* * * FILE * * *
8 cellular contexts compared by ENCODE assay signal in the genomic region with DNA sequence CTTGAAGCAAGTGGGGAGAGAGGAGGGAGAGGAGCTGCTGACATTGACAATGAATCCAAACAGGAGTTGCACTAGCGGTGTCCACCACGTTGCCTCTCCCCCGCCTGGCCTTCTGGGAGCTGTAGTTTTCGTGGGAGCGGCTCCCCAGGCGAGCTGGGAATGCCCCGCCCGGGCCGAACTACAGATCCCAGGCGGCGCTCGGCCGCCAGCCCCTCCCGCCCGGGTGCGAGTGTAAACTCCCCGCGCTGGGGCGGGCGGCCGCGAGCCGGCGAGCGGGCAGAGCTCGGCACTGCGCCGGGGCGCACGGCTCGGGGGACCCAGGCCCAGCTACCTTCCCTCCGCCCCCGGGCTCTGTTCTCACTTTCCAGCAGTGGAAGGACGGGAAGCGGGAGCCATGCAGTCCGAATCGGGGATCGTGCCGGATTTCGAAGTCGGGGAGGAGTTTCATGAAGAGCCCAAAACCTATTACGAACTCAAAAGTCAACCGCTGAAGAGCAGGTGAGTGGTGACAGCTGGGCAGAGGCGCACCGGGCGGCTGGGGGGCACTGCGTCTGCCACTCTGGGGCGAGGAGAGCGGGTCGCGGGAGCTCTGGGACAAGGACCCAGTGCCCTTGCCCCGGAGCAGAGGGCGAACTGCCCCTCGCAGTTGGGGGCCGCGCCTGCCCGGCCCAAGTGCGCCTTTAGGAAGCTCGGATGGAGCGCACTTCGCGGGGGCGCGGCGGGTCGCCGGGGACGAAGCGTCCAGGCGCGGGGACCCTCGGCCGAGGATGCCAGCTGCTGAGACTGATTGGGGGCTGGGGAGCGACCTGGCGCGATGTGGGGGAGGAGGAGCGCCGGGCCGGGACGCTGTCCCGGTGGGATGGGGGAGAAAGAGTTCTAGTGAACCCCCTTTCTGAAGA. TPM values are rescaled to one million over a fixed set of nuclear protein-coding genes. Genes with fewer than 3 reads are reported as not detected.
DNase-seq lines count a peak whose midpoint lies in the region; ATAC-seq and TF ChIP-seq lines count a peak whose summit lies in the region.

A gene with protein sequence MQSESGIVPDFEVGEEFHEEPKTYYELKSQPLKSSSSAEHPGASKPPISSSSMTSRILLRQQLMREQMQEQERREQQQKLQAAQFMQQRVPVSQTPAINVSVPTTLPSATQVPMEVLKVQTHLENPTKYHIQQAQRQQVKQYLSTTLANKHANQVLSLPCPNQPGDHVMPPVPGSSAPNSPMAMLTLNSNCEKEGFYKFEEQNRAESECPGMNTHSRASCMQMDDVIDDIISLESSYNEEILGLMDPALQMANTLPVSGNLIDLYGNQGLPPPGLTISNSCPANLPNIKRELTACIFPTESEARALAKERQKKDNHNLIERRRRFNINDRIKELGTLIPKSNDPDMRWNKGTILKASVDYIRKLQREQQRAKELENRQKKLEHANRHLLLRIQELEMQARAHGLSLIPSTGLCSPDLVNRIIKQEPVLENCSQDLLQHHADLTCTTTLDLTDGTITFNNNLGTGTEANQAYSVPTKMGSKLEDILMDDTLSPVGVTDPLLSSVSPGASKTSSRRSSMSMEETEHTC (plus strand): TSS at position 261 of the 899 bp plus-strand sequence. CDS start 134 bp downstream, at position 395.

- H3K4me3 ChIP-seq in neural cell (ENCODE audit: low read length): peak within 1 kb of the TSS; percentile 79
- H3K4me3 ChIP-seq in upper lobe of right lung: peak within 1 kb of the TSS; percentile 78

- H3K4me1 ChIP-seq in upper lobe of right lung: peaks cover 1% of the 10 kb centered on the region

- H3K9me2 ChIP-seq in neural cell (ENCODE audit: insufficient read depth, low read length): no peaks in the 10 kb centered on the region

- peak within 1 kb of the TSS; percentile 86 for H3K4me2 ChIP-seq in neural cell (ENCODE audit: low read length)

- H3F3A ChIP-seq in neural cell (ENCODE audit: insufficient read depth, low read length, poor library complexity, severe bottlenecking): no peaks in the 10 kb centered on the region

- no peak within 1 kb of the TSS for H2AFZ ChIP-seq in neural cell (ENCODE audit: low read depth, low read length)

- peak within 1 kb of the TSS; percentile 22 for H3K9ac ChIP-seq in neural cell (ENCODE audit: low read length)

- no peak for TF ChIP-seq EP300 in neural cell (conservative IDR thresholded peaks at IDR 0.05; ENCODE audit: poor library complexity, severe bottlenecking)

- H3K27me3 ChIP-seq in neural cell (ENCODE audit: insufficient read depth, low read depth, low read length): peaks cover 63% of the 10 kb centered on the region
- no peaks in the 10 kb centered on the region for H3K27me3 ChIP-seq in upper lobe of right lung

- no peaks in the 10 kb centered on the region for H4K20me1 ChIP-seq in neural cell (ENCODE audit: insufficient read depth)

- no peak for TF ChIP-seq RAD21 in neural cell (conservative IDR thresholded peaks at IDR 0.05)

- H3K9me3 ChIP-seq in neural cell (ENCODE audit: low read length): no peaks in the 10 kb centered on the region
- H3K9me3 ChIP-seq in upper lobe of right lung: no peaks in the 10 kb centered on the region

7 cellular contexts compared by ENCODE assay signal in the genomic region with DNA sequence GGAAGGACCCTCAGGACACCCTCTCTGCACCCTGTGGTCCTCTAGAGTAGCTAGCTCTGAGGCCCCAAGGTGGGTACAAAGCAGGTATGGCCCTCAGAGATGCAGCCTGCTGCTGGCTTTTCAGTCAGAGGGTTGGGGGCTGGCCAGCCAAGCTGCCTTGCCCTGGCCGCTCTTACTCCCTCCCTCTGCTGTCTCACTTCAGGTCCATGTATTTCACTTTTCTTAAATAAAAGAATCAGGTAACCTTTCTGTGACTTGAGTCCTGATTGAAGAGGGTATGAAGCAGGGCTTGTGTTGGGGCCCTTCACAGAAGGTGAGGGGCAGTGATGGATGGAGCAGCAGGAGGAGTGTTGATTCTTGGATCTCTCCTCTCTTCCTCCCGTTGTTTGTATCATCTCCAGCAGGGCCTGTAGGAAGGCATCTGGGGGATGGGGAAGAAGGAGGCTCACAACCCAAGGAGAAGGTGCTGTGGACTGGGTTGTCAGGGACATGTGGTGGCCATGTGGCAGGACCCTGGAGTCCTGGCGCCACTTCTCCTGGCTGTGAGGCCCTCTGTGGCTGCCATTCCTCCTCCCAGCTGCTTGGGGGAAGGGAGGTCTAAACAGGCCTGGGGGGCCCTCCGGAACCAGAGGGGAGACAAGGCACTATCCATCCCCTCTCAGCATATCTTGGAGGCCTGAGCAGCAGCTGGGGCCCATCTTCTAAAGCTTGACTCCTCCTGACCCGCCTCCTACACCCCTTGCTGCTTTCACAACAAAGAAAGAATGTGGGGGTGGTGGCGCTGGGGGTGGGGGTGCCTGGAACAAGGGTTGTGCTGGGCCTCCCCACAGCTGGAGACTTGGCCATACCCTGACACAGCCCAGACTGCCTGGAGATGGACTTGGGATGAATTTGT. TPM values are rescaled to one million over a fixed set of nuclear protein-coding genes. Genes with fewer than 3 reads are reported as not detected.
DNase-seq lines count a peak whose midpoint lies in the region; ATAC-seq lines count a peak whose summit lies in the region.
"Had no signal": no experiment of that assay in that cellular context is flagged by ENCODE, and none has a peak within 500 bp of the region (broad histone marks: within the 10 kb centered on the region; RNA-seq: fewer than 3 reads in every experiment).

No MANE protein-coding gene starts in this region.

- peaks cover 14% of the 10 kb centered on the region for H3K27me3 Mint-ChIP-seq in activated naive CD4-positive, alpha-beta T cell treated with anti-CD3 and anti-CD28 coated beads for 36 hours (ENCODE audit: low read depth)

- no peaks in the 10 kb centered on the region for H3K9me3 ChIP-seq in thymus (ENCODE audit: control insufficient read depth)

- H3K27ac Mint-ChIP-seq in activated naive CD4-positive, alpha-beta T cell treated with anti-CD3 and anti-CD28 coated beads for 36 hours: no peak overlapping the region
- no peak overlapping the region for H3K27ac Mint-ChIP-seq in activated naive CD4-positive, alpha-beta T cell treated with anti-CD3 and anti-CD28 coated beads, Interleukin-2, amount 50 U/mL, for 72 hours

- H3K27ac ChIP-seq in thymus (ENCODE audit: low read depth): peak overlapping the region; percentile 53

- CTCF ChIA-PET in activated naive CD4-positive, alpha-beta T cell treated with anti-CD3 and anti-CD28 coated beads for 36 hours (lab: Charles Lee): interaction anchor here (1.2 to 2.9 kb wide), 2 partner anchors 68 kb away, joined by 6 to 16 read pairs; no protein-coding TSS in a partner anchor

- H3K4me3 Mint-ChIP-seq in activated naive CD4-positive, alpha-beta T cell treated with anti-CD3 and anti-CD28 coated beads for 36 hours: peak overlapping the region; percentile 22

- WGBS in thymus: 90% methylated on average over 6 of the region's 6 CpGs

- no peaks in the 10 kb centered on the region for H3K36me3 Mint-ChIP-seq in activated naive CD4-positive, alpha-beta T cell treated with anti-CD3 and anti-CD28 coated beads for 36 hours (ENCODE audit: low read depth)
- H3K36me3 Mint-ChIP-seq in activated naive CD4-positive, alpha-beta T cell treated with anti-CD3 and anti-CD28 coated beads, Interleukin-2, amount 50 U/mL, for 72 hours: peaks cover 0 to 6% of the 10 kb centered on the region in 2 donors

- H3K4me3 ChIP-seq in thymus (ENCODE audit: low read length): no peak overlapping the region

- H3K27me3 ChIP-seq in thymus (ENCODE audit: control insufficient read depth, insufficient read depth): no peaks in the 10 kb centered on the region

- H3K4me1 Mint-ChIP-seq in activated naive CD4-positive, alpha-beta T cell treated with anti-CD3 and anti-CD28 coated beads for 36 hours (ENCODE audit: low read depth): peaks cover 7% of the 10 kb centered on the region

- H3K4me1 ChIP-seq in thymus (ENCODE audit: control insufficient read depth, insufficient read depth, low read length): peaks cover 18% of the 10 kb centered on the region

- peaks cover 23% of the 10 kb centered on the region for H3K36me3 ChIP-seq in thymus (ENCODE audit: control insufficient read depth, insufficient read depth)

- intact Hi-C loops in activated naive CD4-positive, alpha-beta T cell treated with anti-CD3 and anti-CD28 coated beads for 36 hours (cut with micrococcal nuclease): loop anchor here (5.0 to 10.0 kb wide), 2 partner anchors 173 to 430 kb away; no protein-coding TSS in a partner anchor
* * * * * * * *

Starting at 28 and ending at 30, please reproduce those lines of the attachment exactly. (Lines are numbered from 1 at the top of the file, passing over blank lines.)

- CTCF ChIA-PET in activated naive CD4-positive, alpha-beta T cell treated with anti-CD3 and anti-CD28 coated beads for 36 hours (lab: Charles Lee): interaction anchor here (1.2 to 2.9 kb wide), 2 partner anchors 68 kb away, joined by 6 to 16 read pairs; no protein-coding TSS in a partner anchor

- H3K4me3 Mint-ChIP-seq in activated naive CD4-positive, alpha-beta T cell treated with anti-CD3 and anti-CD28 coated beads for 36 hours: peak overlapping the region; percentile 22

- WGBS in thymus: 90% methylated on average over 6 of the region's 6 CpGs